West Edinburgh masterplan: Vision of 11,000 new homes in new neighbourhood along A8 close to Edinburgh Airport
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The plan – which is now out to consultation – envisages net-zero houses, including affordable homes, alongside shops, schools, healthcare and leisure facilities. And the new community would follow the principle of 20-minute neighbourhoods, where most of people’s daily needs can be met within walking distance of their homes.
Land around the airport has been the focus for speculative proposals from developers over the years, but the masterplan represents the first detailed vision for how the area could be shaped for the future, covering housing, workplaces, transport and other essentials of community life.
The new neighbourhood would be created north of the A8 Glasgow Road, embracing 190 hectares, extending from Eastfield Road in the west to Maybury junction in the east, with Edinburgh Airport and Turnhouse Road lying to the north. The council’s overall development blueprint, the proposed City Plan, which is awaiting Scottish Government approval, calls for housing-led, high-density, mixed-use development, with the potential for 10,950 residential units.
Potential sites identified within the area include Saica Packaging in Turnhouse Road – 1,000 units; West Craigs Industrial Estate, formerly West Craigs Quarry, in Turnhouse Road – 200 units; Crosswinds, the airport’s former secondary runway – 2,500 units; land next to Edinburgh Gateway, lying east of the Gogar Burn, in Glasgow Road – 250 units; and land known as “Edinburgh 205”, between Phase 1 of the International Business Gateway and Castle Gogar Estate, west of the Gogar Burn – 7,000 units.
Council leader Cammy Day said: “The west of the city is an area of strategic importance locally, regionally and within Scotland and beyond. It has three waterways, major rail and tram routes running through it and is home to the city’s busy airport which has more than 11 million passengers passing through it every year. Leisure plays a big part in the community too. Every year the Royal Highland Centre in Ingliston hosts many prestigious international and national concerts, conferences, and other events. There are also several major educational establishments serving students locally and from all over the world. This all makes it a popular place to live, work and study and we need to take action to respond to the opportunities and challenges this presents.
“We’re looking to create a new neighbourhood to the north of Gogarburn and so we’ve produced a proposed masterplan with a range of new opportunities for much needed affordable housing. We’re also using 20-minute neighbourhood principles, as in the rest of the city, to make sure future residents live well locally with schools, healthcare and leisure facilities nearby. Like other neighbourhoods in west Edinburgh this new community needs to be well connected to the rest of the city, the wider region and beyond through improved public transport links.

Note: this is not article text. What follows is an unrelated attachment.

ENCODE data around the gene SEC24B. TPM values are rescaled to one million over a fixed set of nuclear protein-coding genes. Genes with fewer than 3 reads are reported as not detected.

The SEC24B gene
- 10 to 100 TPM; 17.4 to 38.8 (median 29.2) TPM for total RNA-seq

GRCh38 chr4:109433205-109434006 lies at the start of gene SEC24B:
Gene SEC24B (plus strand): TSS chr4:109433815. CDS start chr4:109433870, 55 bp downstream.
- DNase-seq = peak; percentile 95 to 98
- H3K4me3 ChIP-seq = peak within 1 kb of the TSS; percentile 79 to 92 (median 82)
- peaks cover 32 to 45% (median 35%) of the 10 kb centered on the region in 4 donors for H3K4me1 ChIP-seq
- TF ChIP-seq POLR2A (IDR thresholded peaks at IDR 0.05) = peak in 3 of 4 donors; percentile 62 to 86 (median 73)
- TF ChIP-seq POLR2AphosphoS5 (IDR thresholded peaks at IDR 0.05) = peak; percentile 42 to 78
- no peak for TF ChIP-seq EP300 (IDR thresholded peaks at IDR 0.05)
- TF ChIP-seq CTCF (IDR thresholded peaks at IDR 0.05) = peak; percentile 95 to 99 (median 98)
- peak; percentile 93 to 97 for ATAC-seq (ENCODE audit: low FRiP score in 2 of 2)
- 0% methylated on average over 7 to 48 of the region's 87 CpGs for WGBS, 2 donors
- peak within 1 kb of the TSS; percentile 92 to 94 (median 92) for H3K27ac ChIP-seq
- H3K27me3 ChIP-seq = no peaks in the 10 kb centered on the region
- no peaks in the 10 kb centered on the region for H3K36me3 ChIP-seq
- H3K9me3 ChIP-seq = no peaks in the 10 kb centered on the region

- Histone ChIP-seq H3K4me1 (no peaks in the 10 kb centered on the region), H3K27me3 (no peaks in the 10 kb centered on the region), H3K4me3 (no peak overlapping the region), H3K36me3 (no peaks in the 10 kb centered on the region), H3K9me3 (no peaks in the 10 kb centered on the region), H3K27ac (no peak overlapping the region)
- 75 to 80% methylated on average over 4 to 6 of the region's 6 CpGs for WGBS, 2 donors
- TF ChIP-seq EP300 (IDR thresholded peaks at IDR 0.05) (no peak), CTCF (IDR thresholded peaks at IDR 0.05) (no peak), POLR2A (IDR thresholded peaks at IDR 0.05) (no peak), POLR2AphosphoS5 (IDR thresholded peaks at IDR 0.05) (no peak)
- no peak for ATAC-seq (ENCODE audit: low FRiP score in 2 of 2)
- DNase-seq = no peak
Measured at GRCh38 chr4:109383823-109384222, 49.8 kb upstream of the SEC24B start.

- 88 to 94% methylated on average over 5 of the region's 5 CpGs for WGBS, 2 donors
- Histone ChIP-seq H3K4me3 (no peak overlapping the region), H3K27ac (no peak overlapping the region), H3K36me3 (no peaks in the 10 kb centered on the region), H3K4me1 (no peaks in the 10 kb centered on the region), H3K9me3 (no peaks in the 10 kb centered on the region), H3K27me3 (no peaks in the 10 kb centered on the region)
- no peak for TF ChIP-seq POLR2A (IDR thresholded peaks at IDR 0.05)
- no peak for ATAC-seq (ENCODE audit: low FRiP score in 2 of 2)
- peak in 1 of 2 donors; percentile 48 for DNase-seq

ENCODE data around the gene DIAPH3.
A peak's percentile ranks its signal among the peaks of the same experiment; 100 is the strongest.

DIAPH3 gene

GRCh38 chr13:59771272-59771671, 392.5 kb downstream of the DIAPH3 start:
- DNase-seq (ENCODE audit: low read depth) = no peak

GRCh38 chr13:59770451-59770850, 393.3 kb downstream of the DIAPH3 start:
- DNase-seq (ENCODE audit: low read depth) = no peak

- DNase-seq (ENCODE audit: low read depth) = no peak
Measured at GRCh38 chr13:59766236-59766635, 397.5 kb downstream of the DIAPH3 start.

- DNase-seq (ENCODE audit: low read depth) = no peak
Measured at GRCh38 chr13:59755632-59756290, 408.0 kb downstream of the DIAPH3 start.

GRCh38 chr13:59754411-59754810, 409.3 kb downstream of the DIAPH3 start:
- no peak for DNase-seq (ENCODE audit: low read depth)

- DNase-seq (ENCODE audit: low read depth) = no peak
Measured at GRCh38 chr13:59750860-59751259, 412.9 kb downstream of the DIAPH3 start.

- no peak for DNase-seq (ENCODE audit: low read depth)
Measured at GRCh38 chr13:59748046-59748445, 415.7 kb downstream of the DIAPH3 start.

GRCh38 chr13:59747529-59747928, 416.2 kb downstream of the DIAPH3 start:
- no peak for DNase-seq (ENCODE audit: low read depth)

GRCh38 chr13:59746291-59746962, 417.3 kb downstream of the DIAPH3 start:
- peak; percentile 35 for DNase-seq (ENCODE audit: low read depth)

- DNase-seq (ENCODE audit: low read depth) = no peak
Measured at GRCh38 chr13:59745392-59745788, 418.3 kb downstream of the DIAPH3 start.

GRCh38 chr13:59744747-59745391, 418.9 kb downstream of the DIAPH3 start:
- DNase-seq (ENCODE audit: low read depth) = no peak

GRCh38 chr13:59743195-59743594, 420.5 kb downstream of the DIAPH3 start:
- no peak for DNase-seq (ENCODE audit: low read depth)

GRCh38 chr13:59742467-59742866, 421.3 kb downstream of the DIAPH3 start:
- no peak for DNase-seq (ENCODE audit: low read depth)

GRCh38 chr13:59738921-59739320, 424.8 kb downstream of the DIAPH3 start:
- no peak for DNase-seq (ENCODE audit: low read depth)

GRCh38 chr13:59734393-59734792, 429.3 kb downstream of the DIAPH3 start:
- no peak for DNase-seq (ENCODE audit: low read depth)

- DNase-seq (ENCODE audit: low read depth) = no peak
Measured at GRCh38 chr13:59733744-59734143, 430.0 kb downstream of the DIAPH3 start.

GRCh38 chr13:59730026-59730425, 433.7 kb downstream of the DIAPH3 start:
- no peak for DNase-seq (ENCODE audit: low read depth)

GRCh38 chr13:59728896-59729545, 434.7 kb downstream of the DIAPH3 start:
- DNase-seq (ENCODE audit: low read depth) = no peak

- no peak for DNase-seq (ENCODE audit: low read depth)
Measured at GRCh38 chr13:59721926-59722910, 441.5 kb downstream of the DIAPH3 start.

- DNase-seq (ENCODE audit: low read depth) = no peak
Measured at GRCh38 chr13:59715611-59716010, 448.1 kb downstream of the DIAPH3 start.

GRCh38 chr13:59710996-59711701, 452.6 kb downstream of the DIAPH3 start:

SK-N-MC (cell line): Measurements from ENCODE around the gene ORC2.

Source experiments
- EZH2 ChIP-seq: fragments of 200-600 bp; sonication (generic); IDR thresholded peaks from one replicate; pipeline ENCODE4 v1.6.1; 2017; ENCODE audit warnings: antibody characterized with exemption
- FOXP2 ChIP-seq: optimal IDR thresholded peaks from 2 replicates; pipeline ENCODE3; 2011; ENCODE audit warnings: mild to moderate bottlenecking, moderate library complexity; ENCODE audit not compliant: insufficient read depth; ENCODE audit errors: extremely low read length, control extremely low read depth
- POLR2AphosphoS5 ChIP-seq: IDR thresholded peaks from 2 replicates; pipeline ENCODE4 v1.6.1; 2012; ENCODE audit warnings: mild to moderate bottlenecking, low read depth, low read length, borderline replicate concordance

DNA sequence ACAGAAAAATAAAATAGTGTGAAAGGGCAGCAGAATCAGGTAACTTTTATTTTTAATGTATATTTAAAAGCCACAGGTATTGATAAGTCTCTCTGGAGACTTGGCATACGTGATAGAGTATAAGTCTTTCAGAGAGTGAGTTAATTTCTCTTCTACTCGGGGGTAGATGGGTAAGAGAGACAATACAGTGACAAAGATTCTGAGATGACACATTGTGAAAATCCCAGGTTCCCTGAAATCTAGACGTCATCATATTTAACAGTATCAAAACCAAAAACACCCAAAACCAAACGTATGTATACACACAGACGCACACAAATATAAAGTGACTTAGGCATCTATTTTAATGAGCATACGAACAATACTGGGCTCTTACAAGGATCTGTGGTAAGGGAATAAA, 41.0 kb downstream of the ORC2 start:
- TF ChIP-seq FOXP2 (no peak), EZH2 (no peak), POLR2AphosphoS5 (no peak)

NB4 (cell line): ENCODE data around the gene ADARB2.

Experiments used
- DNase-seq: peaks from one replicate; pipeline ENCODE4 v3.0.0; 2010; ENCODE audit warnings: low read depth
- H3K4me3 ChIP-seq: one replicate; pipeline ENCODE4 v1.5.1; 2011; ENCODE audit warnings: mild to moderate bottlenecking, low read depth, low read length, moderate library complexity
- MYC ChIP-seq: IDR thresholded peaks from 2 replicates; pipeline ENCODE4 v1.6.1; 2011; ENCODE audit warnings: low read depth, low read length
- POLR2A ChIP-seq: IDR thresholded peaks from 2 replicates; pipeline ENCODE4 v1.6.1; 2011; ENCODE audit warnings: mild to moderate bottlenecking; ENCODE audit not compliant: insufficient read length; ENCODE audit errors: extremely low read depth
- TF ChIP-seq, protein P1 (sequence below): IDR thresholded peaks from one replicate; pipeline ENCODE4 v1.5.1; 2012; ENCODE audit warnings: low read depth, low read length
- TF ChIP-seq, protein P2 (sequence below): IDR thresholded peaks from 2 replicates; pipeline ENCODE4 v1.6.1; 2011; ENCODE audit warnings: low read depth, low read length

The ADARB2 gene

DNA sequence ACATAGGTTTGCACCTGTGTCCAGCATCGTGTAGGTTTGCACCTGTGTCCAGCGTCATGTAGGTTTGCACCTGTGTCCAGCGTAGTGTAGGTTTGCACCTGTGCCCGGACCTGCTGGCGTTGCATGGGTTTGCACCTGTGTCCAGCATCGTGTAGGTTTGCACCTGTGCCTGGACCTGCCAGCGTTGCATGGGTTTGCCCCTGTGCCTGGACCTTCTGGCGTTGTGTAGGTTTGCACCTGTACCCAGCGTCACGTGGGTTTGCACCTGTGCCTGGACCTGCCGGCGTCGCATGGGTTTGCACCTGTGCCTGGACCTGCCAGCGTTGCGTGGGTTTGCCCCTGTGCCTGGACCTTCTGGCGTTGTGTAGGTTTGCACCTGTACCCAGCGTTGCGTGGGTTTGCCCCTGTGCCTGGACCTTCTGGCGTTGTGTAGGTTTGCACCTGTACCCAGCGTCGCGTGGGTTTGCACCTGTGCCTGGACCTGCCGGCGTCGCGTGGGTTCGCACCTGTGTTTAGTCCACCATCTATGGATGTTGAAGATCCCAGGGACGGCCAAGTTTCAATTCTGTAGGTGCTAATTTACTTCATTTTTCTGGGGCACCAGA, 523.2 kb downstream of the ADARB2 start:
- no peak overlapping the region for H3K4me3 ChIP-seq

“It’s an exciting time for the west of Edinburgh and I’d encourage you all to give us your views, whether that is online or at one of the drop in events we’ll be promoting in the coming months.”
Kevin Lang, Lib Dem councillor for Almond ward, which includes the airport and its surroundings, welcomed the consultation, particularly since it reinforced the council’s declared policy of not releasing any more greenbelt land for development. He said: “I think it’s good news we’ve got another set of plans which back up the City Plan the council gave the Scottish Government that shows you can develop areas, whether it’s for housing or economic development, without handing over a single acre of greenbelt land for development.
“There remain serious questions about how the infrastructure improvements that would be needed to support and sustain this development would be paid for. In particular, we will have to rethink how we provide transport infrastructure for a part of the city that is already struggling with the loss of public transport. So, while it’s great to see ambition, there are serious questions about how all of this should be delivered.”
He said it now seemed unlikely the tram would be extended to Newbridge or beyond and, although the existing tram line would serve a lot of the area near the airport, there would need to be significant improvements in bus services if people were not to be left dependent on their cars.
“The masterplan proposes not just housing, not just offices, it is about creating communities. If you’re doing that and being consistent with the 20-minute neighbourhood concept, you have to think about transport, schools, health services – that’s why this is progress, but still with questions about how it can be delivered and especially about the costs.”
The council’s consultation includes three separate documents on West Edinburgh – the one which focuses on the new neighbourhood closes on October 4; another on transport improvements along the A8 / A89 corridor closes on September 5: and one on the broader development of the area closes on October 10.